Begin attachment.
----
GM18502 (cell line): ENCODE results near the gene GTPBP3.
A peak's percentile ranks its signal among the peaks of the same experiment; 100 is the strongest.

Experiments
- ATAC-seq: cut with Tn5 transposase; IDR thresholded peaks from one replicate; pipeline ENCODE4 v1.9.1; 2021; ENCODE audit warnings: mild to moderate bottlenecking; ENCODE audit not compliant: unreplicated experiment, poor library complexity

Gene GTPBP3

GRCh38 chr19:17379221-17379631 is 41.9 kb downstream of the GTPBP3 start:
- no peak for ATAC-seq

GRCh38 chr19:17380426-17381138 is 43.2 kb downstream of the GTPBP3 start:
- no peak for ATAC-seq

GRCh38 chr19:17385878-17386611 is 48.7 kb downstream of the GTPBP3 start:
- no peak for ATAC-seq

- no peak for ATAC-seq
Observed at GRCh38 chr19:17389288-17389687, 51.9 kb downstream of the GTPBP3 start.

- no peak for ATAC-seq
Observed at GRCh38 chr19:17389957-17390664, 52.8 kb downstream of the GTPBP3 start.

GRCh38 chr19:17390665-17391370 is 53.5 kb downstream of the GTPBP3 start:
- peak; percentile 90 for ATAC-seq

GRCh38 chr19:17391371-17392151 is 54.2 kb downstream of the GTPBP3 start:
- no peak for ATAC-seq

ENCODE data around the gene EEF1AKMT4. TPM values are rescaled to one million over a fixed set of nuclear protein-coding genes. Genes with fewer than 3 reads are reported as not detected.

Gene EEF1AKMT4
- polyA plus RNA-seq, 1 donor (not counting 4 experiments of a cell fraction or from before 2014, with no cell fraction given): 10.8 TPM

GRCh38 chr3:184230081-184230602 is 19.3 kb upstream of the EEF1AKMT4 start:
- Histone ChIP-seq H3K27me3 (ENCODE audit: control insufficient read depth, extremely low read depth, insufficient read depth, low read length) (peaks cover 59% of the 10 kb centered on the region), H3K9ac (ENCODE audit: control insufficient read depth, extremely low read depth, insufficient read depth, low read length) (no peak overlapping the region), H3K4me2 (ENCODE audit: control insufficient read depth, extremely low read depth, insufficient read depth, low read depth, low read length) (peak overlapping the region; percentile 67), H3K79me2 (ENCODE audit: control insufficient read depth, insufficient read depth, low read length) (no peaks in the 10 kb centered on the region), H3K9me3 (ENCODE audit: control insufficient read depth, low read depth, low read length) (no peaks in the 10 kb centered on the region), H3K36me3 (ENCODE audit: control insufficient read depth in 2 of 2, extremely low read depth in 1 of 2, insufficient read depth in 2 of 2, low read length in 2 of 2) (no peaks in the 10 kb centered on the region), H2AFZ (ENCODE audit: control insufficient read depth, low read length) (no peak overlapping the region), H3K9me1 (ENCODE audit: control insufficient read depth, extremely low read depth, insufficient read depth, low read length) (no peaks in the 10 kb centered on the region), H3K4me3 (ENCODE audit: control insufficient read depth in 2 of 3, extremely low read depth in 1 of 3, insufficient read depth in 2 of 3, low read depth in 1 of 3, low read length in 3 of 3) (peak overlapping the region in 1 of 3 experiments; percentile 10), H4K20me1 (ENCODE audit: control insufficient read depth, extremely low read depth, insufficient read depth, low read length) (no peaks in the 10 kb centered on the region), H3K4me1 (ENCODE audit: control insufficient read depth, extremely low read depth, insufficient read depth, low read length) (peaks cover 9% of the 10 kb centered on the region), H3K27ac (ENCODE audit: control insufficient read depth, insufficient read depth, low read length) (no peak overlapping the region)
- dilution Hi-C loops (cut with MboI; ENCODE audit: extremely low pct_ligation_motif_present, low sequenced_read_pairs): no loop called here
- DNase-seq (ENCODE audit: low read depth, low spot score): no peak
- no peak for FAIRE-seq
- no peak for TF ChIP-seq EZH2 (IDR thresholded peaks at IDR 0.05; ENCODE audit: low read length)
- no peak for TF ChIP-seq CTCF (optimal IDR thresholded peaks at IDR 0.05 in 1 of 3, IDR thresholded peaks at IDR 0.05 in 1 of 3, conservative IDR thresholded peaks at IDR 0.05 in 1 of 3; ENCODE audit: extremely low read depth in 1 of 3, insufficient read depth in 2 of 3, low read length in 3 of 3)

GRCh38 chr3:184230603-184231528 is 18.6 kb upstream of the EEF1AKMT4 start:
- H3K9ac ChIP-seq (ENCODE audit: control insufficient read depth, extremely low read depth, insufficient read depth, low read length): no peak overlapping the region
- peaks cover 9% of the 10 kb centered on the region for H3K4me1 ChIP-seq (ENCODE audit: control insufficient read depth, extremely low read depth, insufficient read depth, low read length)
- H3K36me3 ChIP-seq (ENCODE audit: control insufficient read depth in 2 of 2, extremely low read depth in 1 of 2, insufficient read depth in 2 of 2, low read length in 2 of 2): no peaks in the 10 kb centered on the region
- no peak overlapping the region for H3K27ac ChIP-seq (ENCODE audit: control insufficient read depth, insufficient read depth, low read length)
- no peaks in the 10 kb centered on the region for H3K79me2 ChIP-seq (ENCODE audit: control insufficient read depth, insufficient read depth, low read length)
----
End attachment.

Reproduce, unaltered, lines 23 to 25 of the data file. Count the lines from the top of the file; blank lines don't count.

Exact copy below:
GRCh38 chr3:184230081-184230602 is 19.3 kb upstream of the EEF1AKMT4 start:
- Histone ChIP-seq H3K27me3 (ENCODE audit: control insufficient read depth, extremely low read depth, insufficient read depth, low read length) (peaks cover 59% of the 10 kb centered on the region), H3K9ac (ENCODE audit: control insufficient read depth, extremely low read depth, insufficient read depth, low read length) (no peak overlapping the region), H3K4me2 (ENCODE audit: control insufficient read depth, extremely low read depth, insufficient read depth, low read depth, low read length) (peak overlapping the region; percentile 67), H3K79me2 (ENCODE audit: control insufficient read depth, insufficient read depth, low read length) (no peaks in the 10 kb centered on the region), H3K9me3 (ENCODE audit: control insufficient read depth, low read depth, low read length) (no peaks in the 10 kb centered on the region), H3K36me3 (ENCODE audit: control insufficient read depth in 2 of 2, extremely low read depth in 1 of 2, insufficient read depth in 2 of 2, low read length in 2 of 2) (no peaks in the 10 kb centered on the region), H2AFZ (ENCODE audit: control insufficient read depth, low read length) (no peak overlapping the region), H3K9me1 (ENCODE audit: control insufficient read depth, extremely low read depth, insufficient read depth, low read length) (no peaks in the 10 kb centered on the region), H3K4me3 (ENCODE audit: control insufficient read depth in 2 of 3, extremely low read depth in 1 of 3, insufficient read depth in 2 of 3, low read depth in 1 of 3, low read length in 3 of 3) (peak overlapping the region in 1 of 3 experiments; percentile 10), H4K20me1 (ENCODE audit: control insufficient read depth, extremely low read depth, insufficient read depth, low read length) (no peaks in the 10 kb centered on the region), H3K4me1 (ENCODE audit: control insufficient read depth, extremely low read depth, insufficient read depth, low read length) (peaks cover 9% of the 10 kb centered on the region), H3K27ac (ENCODE audit: control insufficient read depth, insufficient read depth, low read length) (no peak overlapping the region)
- dilution Hi-C loops (cut with MboI; ENCODE audit: extremely low pct_ligation_motif_present, low sequenced_read_pairs): no loop called here